The second problem has surfaced with vengeance in the past week. Not to put too fine a point on it, it now seems that projects were completed with no obvious oversight during construction, leading us to the closure of Edinburgh’s dangerous PFI schools. Wings over Scotland has done its typically sterling job of collecting the media reports, which have failed to mention that the only fingerprints on this national disgrace come from the hands of the soon to be dead Labour Party.

This story is going to have a very long tail and that tail will have a sting like a scorpion who has been mainlining hydrochloric acid.

Read the WoS piece:

One day we’d like to be surprised

Are We a Democracy?

Human beings are curious things. They combine supreme intelligence with bovine stupidity. They can maintain mutually opposing views whilst appearing unconcerned or even embarrassed. It goes without saying that we live in a democracy, whilst some of the criteria for making such an assertion would tell us that we are totally wrong. Consider the three levels of governance at the top of the United Kingdom, to see what I mean.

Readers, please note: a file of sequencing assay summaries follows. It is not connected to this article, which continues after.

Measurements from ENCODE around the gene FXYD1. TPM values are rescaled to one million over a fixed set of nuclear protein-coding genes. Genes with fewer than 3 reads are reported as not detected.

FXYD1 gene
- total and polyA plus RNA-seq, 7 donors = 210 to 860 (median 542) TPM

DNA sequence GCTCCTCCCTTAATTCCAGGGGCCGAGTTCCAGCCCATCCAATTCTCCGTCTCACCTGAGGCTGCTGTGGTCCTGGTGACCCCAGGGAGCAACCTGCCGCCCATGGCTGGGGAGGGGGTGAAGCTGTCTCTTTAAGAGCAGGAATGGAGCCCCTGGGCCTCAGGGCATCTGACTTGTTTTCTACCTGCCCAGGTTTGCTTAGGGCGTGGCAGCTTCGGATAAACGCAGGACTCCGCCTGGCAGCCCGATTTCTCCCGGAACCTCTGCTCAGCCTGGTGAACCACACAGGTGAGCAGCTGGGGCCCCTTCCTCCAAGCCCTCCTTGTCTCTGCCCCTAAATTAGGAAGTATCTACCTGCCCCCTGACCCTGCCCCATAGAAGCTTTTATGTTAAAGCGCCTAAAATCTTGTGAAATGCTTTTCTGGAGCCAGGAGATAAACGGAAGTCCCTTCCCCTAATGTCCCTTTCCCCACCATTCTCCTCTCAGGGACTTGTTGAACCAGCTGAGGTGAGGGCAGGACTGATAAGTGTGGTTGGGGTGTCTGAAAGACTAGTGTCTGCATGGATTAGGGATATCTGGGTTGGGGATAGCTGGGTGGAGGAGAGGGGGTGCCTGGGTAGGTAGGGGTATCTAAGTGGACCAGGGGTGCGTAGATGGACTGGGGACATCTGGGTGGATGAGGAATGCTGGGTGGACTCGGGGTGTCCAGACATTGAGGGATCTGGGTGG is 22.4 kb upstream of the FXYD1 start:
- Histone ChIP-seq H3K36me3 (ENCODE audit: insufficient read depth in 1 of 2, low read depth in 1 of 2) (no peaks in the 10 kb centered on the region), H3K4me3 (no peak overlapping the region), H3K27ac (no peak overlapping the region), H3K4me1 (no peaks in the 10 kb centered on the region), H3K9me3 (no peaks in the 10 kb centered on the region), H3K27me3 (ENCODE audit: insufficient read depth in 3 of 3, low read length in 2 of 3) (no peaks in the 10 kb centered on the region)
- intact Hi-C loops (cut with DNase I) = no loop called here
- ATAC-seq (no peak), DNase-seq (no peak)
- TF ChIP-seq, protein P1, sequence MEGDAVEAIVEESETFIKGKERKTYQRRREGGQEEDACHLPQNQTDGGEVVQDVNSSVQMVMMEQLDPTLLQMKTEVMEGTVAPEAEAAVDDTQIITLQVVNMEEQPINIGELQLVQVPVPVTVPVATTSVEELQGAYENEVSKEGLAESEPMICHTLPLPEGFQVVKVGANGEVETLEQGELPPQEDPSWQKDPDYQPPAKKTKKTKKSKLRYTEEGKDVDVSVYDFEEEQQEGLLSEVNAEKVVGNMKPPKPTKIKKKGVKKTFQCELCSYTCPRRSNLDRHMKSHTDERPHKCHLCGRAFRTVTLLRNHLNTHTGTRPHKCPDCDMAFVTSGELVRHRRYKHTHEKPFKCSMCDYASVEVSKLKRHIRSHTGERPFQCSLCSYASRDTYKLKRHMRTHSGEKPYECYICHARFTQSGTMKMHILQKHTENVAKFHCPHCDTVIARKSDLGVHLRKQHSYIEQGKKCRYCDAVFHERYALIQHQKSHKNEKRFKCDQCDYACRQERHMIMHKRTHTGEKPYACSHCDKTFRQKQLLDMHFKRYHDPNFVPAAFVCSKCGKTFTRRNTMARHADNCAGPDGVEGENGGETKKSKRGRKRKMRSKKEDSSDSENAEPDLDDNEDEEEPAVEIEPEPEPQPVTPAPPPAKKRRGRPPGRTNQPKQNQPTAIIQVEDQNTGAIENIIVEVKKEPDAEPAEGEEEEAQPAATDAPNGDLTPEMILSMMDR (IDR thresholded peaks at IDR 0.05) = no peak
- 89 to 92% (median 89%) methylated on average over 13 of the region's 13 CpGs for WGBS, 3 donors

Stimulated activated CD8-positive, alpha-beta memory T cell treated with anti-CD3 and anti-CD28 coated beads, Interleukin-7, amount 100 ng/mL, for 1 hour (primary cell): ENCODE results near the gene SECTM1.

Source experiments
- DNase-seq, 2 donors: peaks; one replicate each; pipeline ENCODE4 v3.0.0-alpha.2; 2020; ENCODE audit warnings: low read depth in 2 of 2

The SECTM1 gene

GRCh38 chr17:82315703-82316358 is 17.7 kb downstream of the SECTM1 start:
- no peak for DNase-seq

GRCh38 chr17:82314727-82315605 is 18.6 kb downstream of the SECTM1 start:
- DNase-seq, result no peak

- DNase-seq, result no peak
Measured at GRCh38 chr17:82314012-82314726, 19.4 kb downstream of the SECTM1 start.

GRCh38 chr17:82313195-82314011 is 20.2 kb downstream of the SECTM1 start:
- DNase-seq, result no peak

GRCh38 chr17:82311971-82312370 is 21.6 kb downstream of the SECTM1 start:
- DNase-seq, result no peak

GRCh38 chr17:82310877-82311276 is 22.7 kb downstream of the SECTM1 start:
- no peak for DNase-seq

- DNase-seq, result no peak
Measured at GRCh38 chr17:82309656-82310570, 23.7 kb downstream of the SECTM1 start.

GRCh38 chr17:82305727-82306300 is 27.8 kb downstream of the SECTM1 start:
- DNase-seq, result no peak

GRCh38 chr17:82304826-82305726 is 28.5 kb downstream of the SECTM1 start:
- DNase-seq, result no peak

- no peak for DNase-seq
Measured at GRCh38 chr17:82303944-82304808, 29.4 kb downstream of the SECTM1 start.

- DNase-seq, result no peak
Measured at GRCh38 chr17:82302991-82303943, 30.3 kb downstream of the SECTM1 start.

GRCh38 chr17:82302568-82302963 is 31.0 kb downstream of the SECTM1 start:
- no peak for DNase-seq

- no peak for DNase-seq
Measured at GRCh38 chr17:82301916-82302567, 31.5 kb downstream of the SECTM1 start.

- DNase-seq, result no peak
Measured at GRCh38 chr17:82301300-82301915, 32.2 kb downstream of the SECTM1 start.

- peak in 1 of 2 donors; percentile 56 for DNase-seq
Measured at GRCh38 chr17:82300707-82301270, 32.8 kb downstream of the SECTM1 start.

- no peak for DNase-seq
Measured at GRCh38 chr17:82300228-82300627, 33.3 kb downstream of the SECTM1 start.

In pole position in our much vaunted democracy is the Queen. Placed in a structurally bigoted appointment, she looks down on us and must secretly laugh at the absurdity of her position. As the richest Social Security scrounger of them all, the sole requirement for becoming the number one kiddie in the country, was be the child of a monarch. When daddy died, she had to promise to rule over us and be a good Protestant. It’s the second bit that really burns my bacon. If she were suddenly to become a papist she would be removed from her throne. So: two epic fails in our testing ground for democracy.